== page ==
“There were rare cases of violence before, but we did not have such a systematic dimension, a multiplication of acts of violence like the one we are seeing now.

The bottom line is that respect for institutions is disappearing.”


Rouban argues that most of the perpetrators of violence in these schools come from unhappy, underprivileged families, and sometimes immigrant families that haven’t been given the tools to properly integrate. Then, at the social level, young people sometimes need to play into violence and provocation to prove themselves and be included.


There are also students who are isolated and lost, eventually sliding into violence. While school used to be a place of disciplinary action, Rouban said the gradual weakening of French institutions from a disciplinary standpoint has played a role in students acting out.


Sylvie Condette, one of the three experts who worked to develop the official PHARE program, an anti-harassment and bullying initiative implemented by the government throughout 2022 and 2023, argues instead that bullies tend to be part of the group at school.


“Harassing students are rarely dropouts; they are even rather well integrated socially, they want to be 'popular,"'and impose a system of domination on other students,” Condette told Courthouse News by email.


The government initially launched the program in 2021 to train both adults and students to recognize and fight harassment. Student ambassadors learn how to identify isolated peers and talk to them, and to report instances of harassment to adults.


“The program is producing results," Condette said, "even if at the same time the number of reports of harassment is increasing.”


The issue continued to attract national attention last June, after a 13-year-old girl committed suicide in northern France following harassment at school. Pap Ndiaye, the education minister before Attal, spoke of a “collective failure” in the wake of her death.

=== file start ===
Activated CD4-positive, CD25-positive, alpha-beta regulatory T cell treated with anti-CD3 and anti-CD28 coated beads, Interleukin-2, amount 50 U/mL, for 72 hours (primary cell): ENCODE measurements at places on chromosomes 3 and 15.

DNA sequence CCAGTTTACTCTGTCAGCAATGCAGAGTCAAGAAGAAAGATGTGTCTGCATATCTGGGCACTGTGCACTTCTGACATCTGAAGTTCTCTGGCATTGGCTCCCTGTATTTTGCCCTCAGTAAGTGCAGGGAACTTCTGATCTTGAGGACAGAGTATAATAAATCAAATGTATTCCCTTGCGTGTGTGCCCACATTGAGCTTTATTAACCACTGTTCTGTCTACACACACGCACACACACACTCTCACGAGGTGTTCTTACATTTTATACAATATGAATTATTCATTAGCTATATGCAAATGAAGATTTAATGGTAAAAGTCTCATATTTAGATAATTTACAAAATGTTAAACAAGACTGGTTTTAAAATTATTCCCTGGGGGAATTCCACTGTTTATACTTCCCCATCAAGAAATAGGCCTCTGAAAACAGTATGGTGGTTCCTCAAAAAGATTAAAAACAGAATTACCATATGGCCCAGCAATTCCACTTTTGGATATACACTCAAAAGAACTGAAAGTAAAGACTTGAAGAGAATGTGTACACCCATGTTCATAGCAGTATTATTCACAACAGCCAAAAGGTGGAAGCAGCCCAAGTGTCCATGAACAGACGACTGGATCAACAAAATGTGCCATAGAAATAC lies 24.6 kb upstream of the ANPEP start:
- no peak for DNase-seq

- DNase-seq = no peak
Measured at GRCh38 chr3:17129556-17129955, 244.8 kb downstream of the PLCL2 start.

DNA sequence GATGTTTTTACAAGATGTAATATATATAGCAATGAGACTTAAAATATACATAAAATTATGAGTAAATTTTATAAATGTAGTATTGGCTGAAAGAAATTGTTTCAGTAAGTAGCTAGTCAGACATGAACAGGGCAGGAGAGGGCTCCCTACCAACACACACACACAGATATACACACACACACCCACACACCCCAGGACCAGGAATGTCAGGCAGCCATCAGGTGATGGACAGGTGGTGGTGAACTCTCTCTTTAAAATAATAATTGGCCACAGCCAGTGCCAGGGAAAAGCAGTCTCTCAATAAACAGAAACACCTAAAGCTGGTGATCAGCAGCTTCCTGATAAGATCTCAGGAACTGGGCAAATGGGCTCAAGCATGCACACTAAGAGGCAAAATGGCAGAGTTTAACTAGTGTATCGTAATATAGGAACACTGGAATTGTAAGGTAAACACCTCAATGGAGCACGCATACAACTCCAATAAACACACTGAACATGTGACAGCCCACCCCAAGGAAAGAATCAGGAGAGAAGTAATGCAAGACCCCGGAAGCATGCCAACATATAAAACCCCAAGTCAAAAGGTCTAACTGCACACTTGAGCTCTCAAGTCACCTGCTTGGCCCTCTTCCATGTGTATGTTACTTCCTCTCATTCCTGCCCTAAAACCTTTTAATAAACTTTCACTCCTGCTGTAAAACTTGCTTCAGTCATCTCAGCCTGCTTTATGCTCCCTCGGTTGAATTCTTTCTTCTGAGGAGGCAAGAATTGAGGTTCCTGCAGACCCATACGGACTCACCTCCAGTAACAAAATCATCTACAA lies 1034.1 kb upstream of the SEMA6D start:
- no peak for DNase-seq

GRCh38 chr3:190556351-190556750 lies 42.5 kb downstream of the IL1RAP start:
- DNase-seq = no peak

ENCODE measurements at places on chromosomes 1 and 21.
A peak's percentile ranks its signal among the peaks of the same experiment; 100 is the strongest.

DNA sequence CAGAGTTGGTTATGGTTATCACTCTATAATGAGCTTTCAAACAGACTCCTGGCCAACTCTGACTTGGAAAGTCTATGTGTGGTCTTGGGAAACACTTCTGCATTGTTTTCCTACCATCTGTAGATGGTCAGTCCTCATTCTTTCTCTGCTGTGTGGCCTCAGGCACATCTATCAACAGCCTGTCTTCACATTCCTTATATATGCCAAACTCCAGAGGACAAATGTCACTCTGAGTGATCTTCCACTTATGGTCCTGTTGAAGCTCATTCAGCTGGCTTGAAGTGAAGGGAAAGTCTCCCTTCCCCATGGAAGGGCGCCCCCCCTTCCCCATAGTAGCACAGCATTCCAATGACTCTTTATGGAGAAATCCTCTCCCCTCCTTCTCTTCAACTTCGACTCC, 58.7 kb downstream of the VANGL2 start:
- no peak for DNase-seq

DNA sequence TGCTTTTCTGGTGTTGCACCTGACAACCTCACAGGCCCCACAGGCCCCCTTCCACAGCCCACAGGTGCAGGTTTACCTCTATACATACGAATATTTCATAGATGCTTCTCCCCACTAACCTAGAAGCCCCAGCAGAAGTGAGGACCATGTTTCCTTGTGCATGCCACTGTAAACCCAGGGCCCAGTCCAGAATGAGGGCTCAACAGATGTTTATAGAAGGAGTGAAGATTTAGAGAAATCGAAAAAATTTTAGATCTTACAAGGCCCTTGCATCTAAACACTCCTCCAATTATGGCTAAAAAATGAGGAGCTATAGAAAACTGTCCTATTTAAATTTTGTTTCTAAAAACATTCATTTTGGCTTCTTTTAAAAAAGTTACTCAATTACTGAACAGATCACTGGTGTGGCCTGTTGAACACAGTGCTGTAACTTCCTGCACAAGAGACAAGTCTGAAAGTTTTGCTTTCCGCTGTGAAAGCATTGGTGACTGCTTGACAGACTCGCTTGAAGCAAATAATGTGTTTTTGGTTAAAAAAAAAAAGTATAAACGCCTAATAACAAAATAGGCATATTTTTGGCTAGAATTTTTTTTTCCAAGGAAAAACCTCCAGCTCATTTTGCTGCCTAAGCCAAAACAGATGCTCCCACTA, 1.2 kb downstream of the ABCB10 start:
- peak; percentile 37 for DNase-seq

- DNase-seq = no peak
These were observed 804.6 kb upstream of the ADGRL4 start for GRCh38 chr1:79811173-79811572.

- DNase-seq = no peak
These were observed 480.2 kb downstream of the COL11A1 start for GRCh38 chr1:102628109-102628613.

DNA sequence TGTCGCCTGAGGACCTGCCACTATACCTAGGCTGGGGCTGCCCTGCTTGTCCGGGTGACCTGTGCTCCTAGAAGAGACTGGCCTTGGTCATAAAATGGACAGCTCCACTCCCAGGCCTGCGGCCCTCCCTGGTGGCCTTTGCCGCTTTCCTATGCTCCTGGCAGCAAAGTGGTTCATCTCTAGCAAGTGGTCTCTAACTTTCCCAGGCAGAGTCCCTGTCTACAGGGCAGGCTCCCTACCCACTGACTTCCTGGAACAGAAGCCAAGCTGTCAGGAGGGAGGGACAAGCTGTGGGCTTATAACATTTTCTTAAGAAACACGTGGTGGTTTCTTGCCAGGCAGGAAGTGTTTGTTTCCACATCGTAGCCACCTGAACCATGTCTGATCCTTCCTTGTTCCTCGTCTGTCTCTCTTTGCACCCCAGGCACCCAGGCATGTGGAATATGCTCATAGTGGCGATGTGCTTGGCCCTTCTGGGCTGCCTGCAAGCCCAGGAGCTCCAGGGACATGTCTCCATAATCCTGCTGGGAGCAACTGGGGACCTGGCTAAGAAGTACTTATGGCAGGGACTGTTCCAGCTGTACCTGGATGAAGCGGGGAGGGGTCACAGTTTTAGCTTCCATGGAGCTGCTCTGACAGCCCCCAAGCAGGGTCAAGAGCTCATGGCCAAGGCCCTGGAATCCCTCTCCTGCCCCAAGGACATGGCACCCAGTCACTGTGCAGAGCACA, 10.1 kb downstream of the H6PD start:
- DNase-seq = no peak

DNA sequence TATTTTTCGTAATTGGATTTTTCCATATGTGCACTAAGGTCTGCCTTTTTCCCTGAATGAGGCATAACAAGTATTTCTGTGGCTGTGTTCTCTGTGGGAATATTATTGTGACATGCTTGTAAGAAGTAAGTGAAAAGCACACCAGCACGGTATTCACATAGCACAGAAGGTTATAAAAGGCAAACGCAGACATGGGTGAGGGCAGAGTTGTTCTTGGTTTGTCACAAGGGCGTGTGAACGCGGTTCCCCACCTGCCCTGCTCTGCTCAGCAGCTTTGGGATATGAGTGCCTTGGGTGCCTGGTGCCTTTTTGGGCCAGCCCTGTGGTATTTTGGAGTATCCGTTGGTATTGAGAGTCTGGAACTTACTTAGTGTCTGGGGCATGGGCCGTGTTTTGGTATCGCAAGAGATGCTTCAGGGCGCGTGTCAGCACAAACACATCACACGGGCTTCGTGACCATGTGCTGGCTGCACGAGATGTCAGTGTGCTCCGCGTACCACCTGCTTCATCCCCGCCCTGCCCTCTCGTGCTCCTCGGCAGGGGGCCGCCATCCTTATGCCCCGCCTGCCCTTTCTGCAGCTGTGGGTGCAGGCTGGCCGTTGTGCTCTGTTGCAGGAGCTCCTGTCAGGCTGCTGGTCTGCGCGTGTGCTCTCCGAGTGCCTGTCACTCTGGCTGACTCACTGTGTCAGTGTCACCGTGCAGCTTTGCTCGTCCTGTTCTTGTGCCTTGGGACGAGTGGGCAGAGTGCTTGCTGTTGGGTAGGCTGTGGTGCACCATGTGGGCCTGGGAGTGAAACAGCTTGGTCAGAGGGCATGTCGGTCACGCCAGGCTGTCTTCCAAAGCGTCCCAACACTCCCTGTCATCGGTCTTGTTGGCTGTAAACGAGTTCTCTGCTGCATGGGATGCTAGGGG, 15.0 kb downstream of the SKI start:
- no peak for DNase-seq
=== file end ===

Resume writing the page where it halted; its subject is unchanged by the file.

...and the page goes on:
In September, then-Prime Minister Élisabeth Borne drafted a plan to combat the increase in violence, including an emergency telephone number, 3018, for cyberbullying.


Valérie Piau is an attorney who specializes in education law and often works on harassment cases. She personally has seen a recent increase in violent incidents that she attributes at least partially to social networks.


“I am seeing an increase in violence, but not only physical violence," she said. "Particularly in terms of school bullying, I see things that are increasingly morally violent and can lead to suicide.”


Recently, Piau has seen students using social networks to drum up talk of attacks — calling for a given student to be beaten up, for example — and to film and share the incidents.


Though this helps to provides proof to the police, Piau argues that social networks provide a vector to almost glorify the violence.


“It’s certain that social networks have increased the violence, particularly in terms of harassment," she said. "Social networks are a tool that promotes physical and verbal violence between minors.”